Zondi, Siphamandla. Decolonising International Relations and Its Theory: A Critical Conceptual Meditation
2018, Politikon 45(1): 16-31.
, Contributed by: Andrea BányácskiováAbstract: One of the main implications of the push for transition from the monoculture of Eurocentric scientific knowledge towards the ecology of knowledge is to force us to pose the question: what does a decolonial turn in International Relations (IR) entail? This article grapples with this question in light of growing demands for a decolonial turn in knowledge and power. The aim is to meditate on this question with a view to open up new avenues for a structured conversation on decolonising IR and its theory. This imperative to decolonise is linked to the question of epistemic justice with implications for the epistemological structure underpinning IR, methodological frameworks for the study of IR, theoretical outlines and the teaching of the discipline. Epistemic justice is a necessity alongside historical justice for those on the margins of a world system constructed with the help of imperialism, systematic enslavement and colonialism. This article discusses the question of the decolonial turn in IR in the hope of stimulating debates on the views of the margins regarding the present state and the future of this area of knowledge, and thus move us closer to an ecology of knowledge and power.Export citation in BibTeX formatExport text citationView this text on PhilPapersExport citation in Reference Manager formatExport citation in EndNote formatExport citation in Zotero format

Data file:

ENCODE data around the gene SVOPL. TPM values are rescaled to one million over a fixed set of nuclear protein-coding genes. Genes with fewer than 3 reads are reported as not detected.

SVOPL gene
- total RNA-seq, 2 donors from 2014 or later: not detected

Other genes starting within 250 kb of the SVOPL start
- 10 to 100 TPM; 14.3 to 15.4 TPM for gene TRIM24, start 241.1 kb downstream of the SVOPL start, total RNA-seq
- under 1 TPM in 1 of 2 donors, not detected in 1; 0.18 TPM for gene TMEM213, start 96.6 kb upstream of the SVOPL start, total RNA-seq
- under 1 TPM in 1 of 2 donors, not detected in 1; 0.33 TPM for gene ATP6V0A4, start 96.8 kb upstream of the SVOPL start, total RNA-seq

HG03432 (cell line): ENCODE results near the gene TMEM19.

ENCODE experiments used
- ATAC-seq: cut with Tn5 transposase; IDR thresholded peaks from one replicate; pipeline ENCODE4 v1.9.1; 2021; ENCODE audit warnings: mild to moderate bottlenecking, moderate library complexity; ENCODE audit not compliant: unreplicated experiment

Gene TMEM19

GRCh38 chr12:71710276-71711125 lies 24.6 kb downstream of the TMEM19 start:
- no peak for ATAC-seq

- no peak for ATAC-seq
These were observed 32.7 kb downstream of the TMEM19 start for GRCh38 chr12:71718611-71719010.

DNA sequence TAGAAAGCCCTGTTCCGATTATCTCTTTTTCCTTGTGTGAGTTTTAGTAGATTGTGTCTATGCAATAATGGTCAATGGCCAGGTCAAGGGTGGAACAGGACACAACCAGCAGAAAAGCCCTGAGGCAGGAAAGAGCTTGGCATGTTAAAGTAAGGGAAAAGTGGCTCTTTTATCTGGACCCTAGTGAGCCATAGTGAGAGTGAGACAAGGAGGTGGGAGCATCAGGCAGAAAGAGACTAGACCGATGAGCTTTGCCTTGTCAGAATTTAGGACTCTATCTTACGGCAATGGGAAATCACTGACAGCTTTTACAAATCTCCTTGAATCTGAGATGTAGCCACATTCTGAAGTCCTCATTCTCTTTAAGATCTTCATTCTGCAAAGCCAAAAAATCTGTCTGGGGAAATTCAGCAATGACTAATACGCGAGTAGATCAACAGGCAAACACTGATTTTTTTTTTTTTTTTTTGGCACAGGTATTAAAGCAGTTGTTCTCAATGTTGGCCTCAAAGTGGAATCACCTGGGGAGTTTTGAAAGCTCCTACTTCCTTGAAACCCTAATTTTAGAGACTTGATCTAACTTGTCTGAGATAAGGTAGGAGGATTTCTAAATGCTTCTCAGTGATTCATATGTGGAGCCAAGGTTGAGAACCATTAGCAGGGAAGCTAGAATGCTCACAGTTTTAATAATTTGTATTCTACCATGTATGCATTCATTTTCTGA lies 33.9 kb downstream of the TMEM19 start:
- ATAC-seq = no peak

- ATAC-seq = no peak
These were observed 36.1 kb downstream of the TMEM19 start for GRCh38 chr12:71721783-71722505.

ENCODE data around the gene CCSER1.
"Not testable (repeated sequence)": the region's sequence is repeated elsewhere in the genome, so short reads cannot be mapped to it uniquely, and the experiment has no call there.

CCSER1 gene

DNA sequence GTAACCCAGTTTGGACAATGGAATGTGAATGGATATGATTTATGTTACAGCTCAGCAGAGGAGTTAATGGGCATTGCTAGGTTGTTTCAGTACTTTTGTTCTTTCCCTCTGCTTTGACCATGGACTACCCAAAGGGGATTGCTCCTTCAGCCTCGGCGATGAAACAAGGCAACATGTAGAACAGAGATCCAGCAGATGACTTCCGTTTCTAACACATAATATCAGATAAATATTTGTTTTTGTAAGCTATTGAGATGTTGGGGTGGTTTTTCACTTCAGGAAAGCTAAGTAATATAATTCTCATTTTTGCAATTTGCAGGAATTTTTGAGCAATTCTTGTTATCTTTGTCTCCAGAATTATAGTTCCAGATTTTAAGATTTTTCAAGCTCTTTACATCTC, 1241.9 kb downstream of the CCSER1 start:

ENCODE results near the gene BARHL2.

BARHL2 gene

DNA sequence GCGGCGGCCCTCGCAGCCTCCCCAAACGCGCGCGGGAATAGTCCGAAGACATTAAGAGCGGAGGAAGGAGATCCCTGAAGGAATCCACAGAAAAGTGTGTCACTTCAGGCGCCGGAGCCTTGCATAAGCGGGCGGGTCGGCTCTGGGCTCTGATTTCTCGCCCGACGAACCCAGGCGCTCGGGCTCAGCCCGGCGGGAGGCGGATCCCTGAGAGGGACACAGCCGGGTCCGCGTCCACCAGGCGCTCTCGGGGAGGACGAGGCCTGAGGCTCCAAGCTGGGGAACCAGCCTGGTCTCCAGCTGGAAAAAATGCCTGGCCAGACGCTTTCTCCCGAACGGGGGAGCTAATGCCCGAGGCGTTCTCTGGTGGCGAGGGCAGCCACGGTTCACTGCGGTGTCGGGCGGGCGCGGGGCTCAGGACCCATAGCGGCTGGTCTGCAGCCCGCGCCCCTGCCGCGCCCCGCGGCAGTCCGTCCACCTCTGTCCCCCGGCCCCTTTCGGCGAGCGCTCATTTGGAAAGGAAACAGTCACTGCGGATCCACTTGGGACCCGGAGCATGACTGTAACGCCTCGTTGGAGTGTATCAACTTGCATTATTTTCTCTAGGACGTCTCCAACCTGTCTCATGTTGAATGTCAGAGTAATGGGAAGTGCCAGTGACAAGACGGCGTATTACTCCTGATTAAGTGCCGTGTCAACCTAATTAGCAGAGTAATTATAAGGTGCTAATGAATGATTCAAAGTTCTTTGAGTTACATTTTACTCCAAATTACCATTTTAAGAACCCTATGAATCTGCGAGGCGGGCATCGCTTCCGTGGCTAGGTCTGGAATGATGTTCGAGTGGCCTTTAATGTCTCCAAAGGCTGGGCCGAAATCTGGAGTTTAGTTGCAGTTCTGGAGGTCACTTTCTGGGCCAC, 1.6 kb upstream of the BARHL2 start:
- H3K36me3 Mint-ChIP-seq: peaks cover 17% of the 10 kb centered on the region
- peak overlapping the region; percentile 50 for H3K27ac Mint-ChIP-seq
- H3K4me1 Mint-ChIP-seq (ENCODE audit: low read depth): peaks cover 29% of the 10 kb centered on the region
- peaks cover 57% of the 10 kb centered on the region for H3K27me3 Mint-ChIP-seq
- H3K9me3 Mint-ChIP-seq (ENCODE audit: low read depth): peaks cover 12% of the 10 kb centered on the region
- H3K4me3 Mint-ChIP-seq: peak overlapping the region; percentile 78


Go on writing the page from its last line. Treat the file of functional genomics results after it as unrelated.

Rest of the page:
Comment: The paper discusses the immensely colonial nature of the discipline of International Relations and thus the increasing need to decolonise not only IR, but knowledge and power in science, in general - great topic for discussion.